Esther Nelson runs Safety Compass to help children who were lured into prostitution

FBI officials recently presented their national Community Leadership Award to Esther Nelson of the Clackamas County-based Safety Compass organization.

PHOTO COURTESY: FBI - Esther Nelson receives the Community Leadership Award from Assistant Special Agent in Charge Steve Palmer of the FBI's Portland Division on Jan. 18 during the local presentation. She will receive the award from FBI Director Chris Wray himself at the national ceremony later this spring.Renn Cannon, special agent in charge of the FBI in Oregon, said the work Safety Compass does is critical to helping some of the most vulnerable people in the community — the women and children suffering at the hands of abusers and those being sold on the street for sex.

Nelson said she often has to combat the public's misperception that victims of commercial sexual exploitation are mostly brought in from other countries.

"It's very much a local issue," Nelson said. "The kids that we're working with are kids from our own community who got sucked into selling themselves, and the people who are buying them are people from the community, too."

But Nelson said FBI officials understand how sexual exploitation affects communities. FBI officials say Safety Compass is a great law-enforcement partner in ensuring justice for the people both organizations encounter in the course of their work to stop sex trafficking and abuse.

"Our partnership with Safety Compass helps ensure victims can be wrapped in medical, mental health, education and job resources," Cannon said. "We know the advocates in this nonprofit agency care for our shared community as much as we do, and we're honored to recognize them."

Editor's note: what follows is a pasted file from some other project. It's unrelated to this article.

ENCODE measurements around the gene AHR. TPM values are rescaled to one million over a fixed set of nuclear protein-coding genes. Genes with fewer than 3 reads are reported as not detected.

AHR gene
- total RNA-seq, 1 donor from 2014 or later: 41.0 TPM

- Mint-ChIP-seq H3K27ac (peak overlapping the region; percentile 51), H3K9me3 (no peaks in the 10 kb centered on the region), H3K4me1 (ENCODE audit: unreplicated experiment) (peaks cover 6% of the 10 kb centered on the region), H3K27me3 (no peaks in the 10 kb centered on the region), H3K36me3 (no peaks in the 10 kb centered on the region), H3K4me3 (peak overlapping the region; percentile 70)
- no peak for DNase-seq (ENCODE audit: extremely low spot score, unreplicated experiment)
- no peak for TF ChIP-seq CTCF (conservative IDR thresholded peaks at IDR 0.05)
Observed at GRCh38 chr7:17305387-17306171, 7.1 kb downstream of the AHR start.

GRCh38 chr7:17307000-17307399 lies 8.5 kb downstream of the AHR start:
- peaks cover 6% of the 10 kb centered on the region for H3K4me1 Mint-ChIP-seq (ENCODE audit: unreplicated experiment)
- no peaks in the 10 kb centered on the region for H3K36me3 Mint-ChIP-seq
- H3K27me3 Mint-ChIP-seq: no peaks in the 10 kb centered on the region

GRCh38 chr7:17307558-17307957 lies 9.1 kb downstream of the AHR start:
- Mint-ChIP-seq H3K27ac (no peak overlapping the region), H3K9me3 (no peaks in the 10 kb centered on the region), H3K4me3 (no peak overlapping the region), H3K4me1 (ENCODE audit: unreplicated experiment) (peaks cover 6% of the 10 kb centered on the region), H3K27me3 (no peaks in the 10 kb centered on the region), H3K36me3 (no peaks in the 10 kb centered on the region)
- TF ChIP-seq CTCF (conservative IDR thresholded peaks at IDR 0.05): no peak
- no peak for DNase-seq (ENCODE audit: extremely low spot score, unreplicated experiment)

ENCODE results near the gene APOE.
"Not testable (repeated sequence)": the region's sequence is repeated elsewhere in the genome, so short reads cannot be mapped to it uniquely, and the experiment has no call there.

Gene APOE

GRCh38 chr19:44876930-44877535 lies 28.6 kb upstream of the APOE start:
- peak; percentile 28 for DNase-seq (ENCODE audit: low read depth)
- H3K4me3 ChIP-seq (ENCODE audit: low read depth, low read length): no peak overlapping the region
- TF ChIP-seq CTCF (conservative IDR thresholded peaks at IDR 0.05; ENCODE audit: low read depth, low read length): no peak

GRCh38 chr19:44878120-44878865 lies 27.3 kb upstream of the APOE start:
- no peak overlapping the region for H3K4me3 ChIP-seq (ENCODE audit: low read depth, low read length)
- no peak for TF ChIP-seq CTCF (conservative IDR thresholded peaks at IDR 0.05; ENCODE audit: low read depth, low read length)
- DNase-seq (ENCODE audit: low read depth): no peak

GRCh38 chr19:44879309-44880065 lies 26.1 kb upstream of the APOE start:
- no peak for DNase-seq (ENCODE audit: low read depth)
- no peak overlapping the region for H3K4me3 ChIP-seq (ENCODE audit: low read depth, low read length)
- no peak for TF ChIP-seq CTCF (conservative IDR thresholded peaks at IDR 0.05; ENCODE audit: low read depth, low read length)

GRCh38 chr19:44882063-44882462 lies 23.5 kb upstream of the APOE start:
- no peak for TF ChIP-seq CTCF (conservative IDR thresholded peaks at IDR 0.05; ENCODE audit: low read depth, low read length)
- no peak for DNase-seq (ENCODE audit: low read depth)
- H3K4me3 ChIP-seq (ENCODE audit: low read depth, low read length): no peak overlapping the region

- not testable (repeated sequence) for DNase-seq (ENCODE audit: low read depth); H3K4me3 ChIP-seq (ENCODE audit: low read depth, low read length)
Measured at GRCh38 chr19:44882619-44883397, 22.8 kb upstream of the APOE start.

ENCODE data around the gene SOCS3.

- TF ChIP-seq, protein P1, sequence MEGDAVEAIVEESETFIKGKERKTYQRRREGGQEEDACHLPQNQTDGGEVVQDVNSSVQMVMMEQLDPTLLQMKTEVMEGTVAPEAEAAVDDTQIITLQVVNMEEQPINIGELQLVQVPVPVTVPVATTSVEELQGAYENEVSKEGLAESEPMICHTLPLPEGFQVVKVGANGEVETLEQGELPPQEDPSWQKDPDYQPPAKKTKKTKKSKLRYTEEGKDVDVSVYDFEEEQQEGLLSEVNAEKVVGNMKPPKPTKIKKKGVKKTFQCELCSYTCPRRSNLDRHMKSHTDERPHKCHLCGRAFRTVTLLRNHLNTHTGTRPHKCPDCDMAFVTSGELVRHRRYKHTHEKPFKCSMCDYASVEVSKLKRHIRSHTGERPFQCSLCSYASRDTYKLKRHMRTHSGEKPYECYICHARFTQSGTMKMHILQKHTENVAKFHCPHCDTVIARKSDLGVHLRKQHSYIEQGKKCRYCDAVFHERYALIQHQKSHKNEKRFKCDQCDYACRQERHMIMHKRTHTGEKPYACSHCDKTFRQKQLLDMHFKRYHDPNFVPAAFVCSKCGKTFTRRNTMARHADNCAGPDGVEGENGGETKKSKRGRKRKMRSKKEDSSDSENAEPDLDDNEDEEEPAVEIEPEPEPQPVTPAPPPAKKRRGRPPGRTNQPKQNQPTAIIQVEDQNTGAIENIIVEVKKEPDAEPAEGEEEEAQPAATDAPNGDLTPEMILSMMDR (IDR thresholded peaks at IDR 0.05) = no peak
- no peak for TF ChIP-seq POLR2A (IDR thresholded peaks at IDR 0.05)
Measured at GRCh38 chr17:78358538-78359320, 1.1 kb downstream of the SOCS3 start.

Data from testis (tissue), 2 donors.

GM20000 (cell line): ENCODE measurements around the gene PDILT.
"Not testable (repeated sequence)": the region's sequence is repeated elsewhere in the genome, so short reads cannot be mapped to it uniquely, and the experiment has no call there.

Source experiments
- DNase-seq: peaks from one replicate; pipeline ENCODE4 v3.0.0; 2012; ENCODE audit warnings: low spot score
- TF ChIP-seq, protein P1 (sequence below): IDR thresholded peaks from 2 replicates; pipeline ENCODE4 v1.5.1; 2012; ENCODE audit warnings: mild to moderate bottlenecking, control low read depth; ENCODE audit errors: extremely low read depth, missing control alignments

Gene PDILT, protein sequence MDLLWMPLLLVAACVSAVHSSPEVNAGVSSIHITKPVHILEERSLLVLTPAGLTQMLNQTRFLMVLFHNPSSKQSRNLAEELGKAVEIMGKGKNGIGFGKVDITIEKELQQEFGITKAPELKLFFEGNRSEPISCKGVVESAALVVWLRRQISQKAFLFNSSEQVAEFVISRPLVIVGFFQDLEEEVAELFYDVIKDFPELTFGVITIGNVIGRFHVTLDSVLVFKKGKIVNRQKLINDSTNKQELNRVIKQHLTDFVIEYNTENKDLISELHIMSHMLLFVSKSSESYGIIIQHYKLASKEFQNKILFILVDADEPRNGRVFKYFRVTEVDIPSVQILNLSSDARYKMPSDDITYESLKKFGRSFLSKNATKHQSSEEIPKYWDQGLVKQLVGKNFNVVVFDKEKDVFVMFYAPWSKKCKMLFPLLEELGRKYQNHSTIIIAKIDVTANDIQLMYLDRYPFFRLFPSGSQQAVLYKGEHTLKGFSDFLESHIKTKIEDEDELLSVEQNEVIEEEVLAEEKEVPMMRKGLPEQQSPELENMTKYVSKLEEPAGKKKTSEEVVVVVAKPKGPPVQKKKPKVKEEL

Each year, one person or entity in each of the FBI's 56 field offices receives this distinguished award for exemplary service to his or her community. While the local award service was held in January in Portland, Nelson will travel to Washington, D.C., this spring to receive her award directly from FBI Director Christopher Wray.

"Being recognized by the FBI, and the unit that works to combat commercial sexual exploitation in particular, is an indicator of how well we've worked together, which really is a testiment to them in how willing they are to work with organizations outside of themselves," Nelson said.

Nelson's program focuses much of its work in Clackamas County, with the rest of it in Marion County. Anyone up to the age of 25 who is considered a commercial sexual trafficking survivor is eligible for free support services.

"You see a broad range of needs and underserved populations," Nelson said. "Our work is the beginning of unraveling a big picture of isolation by their pimp."

Nelson's organization works with hundreds of survivors of commercial sexual exploitation, which equals thousands of contacts for each of its clients. Safety Compass provides direct services to survivors in addition to online support for families of missing and chronically exploited youth and adults, specialized training for professionals and community members, and advocacy as survivors work through the criminal and social service systems in our area.

You can find out more about the organization at

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